First of all, it’s been a very long time since I wrote a blog. Life has kind of got in the way for a while. Nothing bad though. Most college students spend their Christmas break relaxing and playing video games. I, however, somehow contrived to line up 2 regular volunteer opportunities and winter classes, so I’ve had to navigate that. That said, I think things are finally falling into place, and I’m in a good position to do well in my classes, and still have some time left over to chill.
Now to the title(and main point) of this blog. I’ve been a regular listener on both the Ask Noah Show and Linux Unplugged for years. Both shows have mentioned “CodiMD” countless times. I knew what it was (an interactive markdown editor), but wasn’t too sure what that was or why I would need that. However, the projects recent [renaiming]((https://community.hedgedoc.org/t/codimd-becomes-hedgedoc/170)) created a minor media buzz which rekindled my own personal interest in this project.
Enter the all new [Hedgedoc](https://hedgedoc.org/). Hedgedoc is an interactive markdown editor (I know I said that already). However, a better way to describe Hedgedoc (as Chris and Alex did on the latest episode of [Self Hosted](https://selfhosted.show/36)), is a “Google Docs Replacement”. I mean that seriously. If you use Google Docs as a full on Desktop Publishing suite, this may not be the case (but check out [OnlyOffice](https://www.onlyoffice.com/)). However, that is totally not my use case with Google Docs. I am quite happy with LibreOffice, and I have been known to use MS Office on school computers if I have to.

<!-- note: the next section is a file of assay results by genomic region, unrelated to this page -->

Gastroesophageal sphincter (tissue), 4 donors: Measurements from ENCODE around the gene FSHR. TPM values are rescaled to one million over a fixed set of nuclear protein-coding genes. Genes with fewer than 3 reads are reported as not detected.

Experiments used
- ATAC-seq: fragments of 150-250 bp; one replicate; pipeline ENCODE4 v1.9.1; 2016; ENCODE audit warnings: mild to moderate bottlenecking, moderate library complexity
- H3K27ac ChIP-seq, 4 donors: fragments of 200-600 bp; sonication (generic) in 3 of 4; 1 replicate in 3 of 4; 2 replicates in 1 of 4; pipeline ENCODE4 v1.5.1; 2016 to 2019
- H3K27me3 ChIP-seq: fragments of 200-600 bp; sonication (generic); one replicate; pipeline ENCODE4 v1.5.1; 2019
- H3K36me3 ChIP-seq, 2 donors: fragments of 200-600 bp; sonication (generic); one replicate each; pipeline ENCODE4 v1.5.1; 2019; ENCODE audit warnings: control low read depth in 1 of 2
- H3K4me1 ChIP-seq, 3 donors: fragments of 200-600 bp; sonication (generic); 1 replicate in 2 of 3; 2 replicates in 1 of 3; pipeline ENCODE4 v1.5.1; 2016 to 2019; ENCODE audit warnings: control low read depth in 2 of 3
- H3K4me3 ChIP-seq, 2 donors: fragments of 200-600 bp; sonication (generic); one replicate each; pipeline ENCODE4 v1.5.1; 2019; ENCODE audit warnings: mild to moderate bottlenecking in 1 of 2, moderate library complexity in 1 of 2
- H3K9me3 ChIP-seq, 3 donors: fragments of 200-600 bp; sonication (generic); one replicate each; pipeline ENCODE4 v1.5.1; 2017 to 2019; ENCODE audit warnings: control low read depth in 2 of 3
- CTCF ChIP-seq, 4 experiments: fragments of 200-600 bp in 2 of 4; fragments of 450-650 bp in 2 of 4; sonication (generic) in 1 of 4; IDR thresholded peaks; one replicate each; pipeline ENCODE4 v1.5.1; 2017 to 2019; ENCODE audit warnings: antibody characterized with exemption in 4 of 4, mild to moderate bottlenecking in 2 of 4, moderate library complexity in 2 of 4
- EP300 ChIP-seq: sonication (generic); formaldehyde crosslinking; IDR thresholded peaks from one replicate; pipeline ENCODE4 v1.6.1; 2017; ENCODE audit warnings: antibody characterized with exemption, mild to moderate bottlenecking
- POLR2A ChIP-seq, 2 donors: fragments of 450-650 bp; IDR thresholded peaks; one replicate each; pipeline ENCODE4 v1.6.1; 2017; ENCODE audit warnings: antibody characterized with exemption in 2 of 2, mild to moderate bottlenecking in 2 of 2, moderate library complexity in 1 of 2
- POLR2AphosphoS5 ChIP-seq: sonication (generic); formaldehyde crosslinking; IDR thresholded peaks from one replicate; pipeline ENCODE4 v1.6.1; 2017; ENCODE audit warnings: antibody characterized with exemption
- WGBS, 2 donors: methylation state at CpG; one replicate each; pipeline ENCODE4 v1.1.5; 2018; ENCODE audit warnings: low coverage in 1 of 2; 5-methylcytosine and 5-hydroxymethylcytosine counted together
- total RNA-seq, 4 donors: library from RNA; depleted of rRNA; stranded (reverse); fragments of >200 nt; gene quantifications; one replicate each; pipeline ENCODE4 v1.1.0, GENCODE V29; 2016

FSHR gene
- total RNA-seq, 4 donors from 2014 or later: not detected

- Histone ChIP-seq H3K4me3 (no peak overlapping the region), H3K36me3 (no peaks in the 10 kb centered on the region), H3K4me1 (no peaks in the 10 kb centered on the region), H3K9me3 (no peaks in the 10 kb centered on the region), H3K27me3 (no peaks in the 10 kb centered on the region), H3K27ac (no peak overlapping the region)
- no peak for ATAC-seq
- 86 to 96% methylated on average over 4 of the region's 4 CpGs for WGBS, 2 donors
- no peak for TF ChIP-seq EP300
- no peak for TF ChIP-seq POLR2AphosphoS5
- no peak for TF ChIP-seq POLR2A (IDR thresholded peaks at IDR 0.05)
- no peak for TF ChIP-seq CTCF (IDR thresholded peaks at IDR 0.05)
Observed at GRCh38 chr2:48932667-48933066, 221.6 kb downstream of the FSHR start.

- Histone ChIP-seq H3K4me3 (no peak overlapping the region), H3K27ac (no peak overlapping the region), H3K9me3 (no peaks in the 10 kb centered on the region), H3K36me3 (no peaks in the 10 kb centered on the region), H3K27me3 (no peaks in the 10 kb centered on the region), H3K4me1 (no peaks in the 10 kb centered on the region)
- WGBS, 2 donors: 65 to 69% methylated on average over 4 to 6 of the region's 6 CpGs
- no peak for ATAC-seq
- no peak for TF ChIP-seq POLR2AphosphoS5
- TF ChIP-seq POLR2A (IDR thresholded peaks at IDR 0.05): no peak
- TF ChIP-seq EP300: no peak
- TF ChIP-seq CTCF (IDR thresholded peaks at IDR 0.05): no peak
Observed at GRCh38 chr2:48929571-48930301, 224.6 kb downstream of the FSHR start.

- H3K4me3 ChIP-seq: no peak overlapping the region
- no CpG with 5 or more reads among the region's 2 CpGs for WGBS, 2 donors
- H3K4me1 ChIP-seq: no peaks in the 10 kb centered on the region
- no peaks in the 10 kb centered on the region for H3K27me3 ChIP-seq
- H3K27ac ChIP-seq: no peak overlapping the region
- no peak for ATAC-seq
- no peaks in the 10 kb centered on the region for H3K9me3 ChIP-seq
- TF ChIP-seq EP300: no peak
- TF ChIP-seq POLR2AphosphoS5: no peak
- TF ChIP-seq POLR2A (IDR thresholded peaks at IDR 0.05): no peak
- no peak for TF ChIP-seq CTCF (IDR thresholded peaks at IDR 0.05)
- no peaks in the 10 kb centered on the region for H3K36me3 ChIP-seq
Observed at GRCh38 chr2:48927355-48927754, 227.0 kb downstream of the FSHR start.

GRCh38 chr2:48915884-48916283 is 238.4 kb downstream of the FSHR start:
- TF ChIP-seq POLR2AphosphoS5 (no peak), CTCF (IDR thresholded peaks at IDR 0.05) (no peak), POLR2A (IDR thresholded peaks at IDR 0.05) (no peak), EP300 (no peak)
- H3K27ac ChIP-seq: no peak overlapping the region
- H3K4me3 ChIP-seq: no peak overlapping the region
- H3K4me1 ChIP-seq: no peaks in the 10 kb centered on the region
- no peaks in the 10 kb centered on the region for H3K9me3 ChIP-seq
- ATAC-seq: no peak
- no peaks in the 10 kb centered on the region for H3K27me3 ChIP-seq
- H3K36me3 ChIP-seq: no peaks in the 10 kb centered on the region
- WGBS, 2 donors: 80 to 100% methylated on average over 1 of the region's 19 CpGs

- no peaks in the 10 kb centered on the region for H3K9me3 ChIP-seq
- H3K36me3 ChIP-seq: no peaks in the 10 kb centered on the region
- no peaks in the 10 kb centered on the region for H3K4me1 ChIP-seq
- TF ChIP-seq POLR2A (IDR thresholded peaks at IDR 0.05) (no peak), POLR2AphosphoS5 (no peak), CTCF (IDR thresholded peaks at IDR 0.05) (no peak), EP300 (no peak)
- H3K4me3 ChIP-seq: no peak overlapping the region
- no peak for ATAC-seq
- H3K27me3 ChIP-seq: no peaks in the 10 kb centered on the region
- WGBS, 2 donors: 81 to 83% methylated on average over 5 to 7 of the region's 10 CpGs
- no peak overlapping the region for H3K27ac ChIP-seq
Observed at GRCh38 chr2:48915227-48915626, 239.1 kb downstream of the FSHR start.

I have mostly used Google Docs as a place to house collaborative documents, particularly for Group Projects I’m working on at school. Rarely have I ever not needed to reformat the contents of this collaborative document into a Writer or Word doc. For this sort of collaborative editing, Hedgedoc is perfect. The collaboration is honestly mind blowing. I have my instance running on a VPS with 1 VCPU and 2GB of memory. I imagine this would be completely insufficient were I running any kind of production instance. However, for a personal instance where I occasionally have several people on simultaneously it should work fine. For reference, as I edit this document I’m at about 30% of my memory and up to 5% of my CPU.
My only hesitation about using this amazing app is I’m not sure how other students will handle the Markdown aspect. On one hand, it is super straightforward - and Hedgedoc even offers clicky buttons for bold, italics, links, etc. However, it does have that hacker vibe to it, which I adore, but could scare some totally non hacker type students in my major. I guess I’ll just have to try in and find out.
Oh also, it has a dark mode (that deserved its own paragraph).
Finally I get to setup. For me it was pretty straightforard. I used the linuxserver docer image. Hedgedoc has their own image - perhaps I’ll try that at some point in the future. Their documentation seems to be pretty good, which is always nice.
To be honest, the only problems I had getting started are
1. I don’t really know json, so I had to figure that out.
2. I had problems figuring out how to register for an account :smile: Turns out you have to fill in your username and password in the sign up and click register (instead of sign in). I kept clicking register and expecting to get sent to a sign-up page!
So that about does it with my review of Hedgedoc. It seems to be a solid project, and I’m already a big fan. I’ll see what other cool use cases I come up with for it. If I find any, I’ll write about them right here on davidrhoads.me.